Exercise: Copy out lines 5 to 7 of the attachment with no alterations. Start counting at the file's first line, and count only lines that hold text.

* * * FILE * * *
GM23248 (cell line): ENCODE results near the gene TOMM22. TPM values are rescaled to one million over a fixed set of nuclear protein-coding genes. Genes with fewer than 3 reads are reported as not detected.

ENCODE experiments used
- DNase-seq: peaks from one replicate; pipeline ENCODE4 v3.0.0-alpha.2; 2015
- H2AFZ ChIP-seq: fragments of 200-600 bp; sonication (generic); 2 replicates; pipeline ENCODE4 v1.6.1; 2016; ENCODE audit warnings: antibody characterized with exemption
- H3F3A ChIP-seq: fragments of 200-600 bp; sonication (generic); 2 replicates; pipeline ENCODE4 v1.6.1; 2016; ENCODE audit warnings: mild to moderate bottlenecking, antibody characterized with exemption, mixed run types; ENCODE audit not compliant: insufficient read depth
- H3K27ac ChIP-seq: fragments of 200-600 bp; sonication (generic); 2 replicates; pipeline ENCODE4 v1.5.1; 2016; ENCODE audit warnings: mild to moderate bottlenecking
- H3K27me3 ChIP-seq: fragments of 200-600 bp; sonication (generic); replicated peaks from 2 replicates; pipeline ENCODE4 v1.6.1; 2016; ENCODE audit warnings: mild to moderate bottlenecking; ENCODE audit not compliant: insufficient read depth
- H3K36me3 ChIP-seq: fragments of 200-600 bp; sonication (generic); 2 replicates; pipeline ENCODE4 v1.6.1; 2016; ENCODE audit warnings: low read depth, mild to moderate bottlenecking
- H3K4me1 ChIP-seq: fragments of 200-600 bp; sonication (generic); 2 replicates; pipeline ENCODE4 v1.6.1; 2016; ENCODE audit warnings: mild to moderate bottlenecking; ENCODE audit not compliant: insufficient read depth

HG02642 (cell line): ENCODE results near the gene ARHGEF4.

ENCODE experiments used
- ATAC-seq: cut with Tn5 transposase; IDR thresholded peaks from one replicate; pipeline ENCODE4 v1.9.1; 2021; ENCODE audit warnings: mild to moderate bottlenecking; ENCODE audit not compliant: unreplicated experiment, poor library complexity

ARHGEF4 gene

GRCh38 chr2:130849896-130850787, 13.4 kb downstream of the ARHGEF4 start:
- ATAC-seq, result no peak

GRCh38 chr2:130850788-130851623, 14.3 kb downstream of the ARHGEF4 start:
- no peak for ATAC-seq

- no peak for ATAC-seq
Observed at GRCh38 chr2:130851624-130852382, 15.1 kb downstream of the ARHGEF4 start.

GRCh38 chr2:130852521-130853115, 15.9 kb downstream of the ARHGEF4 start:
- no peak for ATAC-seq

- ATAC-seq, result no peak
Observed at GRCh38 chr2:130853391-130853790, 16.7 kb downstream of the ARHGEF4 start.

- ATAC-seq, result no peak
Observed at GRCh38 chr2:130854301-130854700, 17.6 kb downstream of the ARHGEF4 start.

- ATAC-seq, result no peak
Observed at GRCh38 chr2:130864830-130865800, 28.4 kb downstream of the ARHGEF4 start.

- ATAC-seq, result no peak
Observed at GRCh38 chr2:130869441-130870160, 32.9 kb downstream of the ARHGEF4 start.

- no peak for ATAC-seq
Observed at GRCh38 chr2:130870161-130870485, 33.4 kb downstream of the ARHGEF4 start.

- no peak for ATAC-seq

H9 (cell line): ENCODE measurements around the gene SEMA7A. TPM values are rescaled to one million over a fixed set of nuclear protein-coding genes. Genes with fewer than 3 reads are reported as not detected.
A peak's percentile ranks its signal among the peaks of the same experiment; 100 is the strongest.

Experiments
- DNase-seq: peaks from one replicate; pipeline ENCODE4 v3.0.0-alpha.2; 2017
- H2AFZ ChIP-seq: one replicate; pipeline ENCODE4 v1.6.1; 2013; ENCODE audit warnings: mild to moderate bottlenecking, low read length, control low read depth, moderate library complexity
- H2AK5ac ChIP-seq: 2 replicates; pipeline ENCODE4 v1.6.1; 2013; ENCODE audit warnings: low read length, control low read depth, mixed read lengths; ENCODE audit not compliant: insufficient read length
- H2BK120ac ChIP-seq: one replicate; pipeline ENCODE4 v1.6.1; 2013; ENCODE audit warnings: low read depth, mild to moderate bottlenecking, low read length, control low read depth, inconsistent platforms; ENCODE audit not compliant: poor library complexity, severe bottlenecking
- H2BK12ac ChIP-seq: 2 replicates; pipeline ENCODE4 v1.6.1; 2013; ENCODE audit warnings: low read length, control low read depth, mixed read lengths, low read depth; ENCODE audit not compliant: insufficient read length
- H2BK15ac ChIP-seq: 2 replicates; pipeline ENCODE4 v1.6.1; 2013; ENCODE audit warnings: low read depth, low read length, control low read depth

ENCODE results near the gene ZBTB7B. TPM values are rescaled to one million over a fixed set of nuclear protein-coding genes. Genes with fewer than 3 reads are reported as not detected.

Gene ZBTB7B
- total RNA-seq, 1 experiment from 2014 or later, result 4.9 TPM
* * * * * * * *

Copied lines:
- H3F3A ChIP-seq: fragments of 200-600 bp; sonication (generic); 2 replicates; pipeline ENCODE4 v1.6.1; 2016; ENCODE audit warnings: mild to moderate bottlenecking, antibody characterized with exemption, mixed run types; ENCODE audit not compliant: insufficient read depth
- H3K27ac ChIP-seq: fragments of 200-600 bp; sonication (generic); 2 replicates; pipeline ENCODE4 v1.5.1; 2016; ENCODE audit warnings: mild to moderate bottlenecking
- H3K27me3 ChIP-seq: fragments of 200-600 bp; sonication (generic); replicated peaks from 2 replicates; pipeline ENCODE4 v1.6.1; 2016; ENCODE audit warnings: mild to moderate bottlenecking; ENCODE audit not compliant: insufficient read depth